Whether in the form of the ongoing automotive wars, books and films such as Michael Crichton's Rising Sun, or George Bush's ill-fated trip to Japan in 1991, frictions between the United States and Japan have been steadily on the rise. Americans are bombarded with images of Japan's fundamental difference; at the same time, voices in Japan call for a Japan That Can Say No. If the guiding principle of the Clinton administration is indeed new values for a new generation, how will this be reflected in U.S.-Japanese relations?
Convinced that no true solution to U.S.-Japanese frictions can be achieved without tracing these frictions back to their origin, Ryuzo Sato here draws on a binational experience that spans three decades in both the Japanese and American business and academic communities to do just that. In an attempt to bridge the communication gap between the two countries and dispel some of the mutual ignorance and misunderstanding that prevails between the two, Sato addresses the following questions:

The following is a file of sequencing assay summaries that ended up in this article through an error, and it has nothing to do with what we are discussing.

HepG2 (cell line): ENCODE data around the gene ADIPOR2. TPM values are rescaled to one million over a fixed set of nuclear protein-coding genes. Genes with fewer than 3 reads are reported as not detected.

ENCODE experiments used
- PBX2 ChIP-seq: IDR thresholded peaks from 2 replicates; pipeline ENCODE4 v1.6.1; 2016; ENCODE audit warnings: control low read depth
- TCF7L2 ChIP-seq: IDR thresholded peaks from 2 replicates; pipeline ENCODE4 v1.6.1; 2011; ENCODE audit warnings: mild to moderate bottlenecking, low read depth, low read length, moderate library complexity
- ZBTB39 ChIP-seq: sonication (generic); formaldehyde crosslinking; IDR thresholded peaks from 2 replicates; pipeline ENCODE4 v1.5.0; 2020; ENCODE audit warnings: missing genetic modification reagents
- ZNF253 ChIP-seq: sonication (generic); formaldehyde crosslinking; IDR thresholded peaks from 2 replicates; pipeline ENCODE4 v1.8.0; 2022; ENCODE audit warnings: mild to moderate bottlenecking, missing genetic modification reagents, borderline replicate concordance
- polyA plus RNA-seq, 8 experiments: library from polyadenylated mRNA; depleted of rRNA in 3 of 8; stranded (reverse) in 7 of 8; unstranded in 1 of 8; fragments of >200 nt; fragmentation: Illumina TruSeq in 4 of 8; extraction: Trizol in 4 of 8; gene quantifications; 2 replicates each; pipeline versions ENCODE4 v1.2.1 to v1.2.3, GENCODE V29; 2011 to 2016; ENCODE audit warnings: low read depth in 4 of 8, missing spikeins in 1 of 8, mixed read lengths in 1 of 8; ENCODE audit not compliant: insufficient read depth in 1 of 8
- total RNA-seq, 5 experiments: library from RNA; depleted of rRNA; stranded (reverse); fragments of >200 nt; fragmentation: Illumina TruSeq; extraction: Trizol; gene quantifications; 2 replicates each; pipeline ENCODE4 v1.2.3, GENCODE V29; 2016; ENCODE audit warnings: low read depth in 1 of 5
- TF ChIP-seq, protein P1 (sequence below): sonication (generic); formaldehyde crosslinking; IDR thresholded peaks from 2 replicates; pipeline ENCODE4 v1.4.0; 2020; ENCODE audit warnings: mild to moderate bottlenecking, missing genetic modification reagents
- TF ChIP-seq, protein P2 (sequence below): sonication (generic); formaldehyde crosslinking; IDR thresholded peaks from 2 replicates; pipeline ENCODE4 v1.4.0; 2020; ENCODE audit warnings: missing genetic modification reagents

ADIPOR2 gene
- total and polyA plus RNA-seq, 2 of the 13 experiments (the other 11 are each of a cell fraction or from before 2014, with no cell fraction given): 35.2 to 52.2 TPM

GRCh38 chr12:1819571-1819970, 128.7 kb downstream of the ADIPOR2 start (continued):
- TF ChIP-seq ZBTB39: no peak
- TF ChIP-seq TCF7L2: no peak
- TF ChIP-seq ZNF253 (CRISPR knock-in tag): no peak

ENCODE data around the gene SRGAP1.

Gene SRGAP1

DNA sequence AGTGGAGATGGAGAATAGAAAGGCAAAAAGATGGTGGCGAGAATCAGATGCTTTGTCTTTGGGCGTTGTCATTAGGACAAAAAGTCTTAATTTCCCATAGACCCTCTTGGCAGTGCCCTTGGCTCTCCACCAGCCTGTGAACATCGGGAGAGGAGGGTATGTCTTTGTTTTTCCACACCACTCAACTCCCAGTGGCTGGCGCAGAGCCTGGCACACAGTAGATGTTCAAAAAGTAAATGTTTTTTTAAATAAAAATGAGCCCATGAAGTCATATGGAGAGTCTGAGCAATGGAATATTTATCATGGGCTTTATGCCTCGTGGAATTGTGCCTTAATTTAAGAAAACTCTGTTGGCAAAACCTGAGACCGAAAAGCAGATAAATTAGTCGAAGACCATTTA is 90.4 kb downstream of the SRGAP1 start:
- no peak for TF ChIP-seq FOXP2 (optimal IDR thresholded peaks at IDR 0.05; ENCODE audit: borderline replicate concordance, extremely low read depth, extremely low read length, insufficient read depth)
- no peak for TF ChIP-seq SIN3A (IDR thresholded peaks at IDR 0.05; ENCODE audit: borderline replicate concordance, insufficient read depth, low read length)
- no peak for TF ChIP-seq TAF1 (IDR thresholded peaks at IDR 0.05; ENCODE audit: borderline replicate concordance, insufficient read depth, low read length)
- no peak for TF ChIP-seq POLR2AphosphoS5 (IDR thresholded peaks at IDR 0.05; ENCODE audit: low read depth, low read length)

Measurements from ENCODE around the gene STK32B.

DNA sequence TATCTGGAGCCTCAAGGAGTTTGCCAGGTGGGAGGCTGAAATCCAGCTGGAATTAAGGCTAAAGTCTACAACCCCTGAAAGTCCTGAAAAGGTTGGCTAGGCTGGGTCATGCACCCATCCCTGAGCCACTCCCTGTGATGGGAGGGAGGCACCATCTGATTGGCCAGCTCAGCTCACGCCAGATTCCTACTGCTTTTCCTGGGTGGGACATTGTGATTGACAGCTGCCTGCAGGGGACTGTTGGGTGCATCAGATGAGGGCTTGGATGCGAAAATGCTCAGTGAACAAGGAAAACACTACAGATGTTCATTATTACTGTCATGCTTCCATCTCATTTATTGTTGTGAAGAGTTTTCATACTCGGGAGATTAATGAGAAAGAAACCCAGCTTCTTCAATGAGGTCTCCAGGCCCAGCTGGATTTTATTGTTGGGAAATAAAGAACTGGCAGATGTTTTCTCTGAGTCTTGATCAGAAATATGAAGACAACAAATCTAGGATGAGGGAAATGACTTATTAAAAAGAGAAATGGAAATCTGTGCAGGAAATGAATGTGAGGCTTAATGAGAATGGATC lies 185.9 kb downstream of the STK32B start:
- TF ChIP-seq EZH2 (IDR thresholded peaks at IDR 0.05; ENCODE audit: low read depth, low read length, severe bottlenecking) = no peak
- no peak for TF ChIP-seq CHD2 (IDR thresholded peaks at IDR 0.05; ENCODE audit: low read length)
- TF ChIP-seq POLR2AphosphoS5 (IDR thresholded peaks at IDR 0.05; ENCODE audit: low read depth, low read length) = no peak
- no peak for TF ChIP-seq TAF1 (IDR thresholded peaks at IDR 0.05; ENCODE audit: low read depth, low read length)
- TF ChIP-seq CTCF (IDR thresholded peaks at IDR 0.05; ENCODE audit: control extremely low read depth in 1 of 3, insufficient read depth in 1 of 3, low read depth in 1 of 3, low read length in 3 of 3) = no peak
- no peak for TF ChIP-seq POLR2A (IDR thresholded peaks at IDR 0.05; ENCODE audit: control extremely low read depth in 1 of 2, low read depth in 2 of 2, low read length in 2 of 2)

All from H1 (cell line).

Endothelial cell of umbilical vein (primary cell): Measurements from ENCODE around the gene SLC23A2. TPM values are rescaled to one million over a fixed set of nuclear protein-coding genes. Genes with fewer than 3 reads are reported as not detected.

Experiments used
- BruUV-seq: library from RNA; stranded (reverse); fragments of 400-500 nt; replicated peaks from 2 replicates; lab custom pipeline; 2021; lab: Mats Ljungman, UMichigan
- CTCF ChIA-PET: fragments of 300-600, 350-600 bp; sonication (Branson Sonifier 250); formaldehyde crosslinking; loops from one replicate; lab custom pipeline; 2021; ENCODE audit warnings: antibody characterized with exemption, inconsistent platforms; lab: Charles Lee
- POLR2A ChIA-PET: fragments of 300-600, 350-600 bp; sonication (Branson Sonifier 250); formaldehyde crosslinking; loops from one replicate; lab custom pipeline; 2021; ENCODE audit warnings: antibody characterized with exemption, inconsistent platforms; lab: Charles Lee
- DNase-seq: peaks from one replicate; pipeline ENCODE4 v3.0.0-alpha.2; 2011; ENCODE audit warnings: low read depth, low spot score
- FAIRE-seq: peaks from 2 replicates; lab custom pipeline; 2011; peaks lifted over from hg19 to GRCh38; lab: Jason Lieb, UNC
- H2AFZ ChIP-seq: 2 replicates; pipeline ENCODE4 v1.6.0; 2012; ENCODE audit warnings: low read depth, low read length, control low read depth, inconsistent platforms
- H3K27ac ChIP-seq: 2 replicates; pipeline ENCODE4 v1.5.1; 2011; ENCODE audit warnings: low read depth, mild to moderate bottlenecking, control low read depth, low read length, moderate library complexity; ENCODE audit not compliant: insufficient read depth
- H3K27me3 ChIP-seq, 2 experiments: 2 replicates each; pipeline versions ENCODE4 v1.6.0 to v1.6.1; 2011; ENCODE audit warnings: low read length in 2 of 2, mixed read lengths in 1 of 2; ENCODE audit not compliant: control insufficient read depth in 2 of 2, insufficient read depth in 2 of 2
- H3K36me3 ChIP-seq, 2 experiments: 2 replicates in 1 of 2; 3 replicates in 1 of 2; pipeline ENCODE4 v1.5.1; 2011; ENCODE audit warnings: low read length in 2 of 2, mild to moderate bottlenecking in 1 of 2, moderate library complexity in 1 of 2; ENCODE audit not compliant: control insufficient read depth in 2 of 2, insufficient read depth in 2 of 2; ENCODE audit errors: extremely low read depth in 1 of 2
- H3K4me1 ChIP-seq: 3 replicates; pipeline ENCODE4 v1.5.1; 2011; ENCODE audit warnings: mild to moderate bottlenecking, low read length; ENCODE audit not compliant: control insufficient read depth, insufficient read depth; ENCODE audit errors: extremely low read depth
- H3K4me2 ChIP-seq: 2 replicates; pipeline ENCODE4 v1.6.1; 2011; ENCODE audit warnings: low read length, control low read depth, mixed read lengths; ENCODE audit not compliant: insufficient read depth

—Is Japan really different?
—Has America's sun set?
—How have conflicting views on the role of government affected U.S.-Japan relations?
—What are the real differences in American and Japanese industrial policies?
—What is the anatomy of U.S.-Japanese antagonisms?
—What effect has the collapse of the bubble economy had on relations?
—What is Japan's future course? Is it truly a technological superpower? Can it avoid international isolation?
An incisive personal look at one of the most important political and economic global relationships, written by a major player in the world of international business and finance, THE CHRYSANTHEMUM AND THE EAGLE provides a readable and engaging tour of U.S.-Japan relations, past and present.